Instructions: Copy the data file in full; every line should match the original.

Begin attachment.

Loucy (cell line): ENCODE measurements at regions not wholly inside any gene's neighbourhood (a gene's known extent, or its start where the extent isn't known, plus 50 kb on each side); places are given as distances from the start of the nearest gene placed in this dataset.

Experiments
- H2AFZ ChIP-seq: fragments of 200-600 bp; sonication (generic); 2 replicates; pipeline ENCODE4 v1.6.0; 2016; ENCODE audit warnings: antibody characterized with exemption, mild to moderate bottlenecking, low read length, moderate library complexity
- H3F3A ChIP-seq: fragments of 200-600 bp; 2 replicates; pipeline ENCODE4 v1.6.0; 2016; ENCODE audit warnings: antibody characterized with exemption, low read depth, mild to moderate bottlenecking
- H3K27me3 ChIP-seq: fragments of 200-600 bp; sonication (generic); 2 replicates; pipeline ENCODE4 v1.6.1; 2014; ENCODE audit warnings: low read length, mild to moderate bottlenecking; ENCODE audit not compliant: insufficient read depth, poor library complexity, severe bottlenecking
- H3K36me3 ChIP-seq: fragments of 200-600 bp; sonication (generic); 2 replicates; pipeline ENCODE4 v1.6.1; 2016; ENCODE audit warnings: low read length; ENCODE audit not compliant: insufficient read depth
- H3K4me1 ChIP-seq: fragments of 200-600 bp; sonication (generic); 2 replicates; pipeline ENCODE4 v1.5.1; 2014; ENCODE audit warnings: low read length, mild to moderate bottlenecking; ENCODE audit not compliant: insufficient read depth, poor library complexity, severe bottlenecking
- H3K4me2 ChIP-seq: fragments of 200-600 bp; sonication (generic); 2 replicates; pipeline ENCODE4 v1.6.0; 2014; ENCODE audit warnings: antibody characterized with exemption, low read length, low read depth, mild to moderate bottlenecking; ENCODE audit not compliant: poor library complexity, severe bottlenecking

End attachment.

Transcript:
Loucy (cell line): ENCODE measurements at regions not wholly inside any gene's neighbourhood (a gene's known extent, or its start where the extent isn't known, plus 50 kb on each side); places are given as distances from the start of the nearest gene placed in this dataset.

Experiments
- H2AFZ ChIP-seq: fragments of 200-600 bp; sonication (generic); 2 replicates; pipeline ENCODE4 v1.6.0; 2016; ENCODE audit warnings: antibody characterized with exemption, mild to moderate bottlenecking, low read length, moderate library complexity
- H3F3A ChIP-seq: fragments of 200-600 bp; 2 replicates; pipeline ENCODE4 v1.6.0; 2016; ENCODE audit warnings: antibody characterized with exemption, low read depth, mild to moderate bottlenecking
- H3K27me3 ChIP-seq: fragments of 200-600 bp; sonication (generic); 2 replicates; pipeline ENCODE4 v1.6.1; 2014; ENCODE audit warnings: low read length, mild to moderate bottlenecking; ENCODE audit not compliant: insufficient read depth, poor library complexity, severe bottlenecking
- H3K36me3 ChIP-seq: fragments of 200-600 bp; sonication (generic); 2 replicates; pipeline ENCODE4 v1.6.1; 2016; ENCODE audit warnings: low read length; ENCODE audit not compliant: insufficient read depth
- H3K4me1 ChIP-seq: fragments of 200-600 bp; sonication (generic); 2 replicates; pipeline ENCODE4 v1.5.1; 2014; ENCODE audit warnings: low read length, mild to moderate bottlenecking; ENCODE audit not compliant: insufficient read depth, poor library complexity, severe bottlenecking
- H3K4me2 ChIP-seq: fragments of 200-600 bp; sonication (generic); 2 replicates; pipeline ENCODE4 v1.6.0; 2014; ENCODE audit warnings: antibody characterized with exemption, low read length, low read depth, mild to moderate bottlenecking; ENCODE audit not compliant: poor library complexity, severe bottlenecking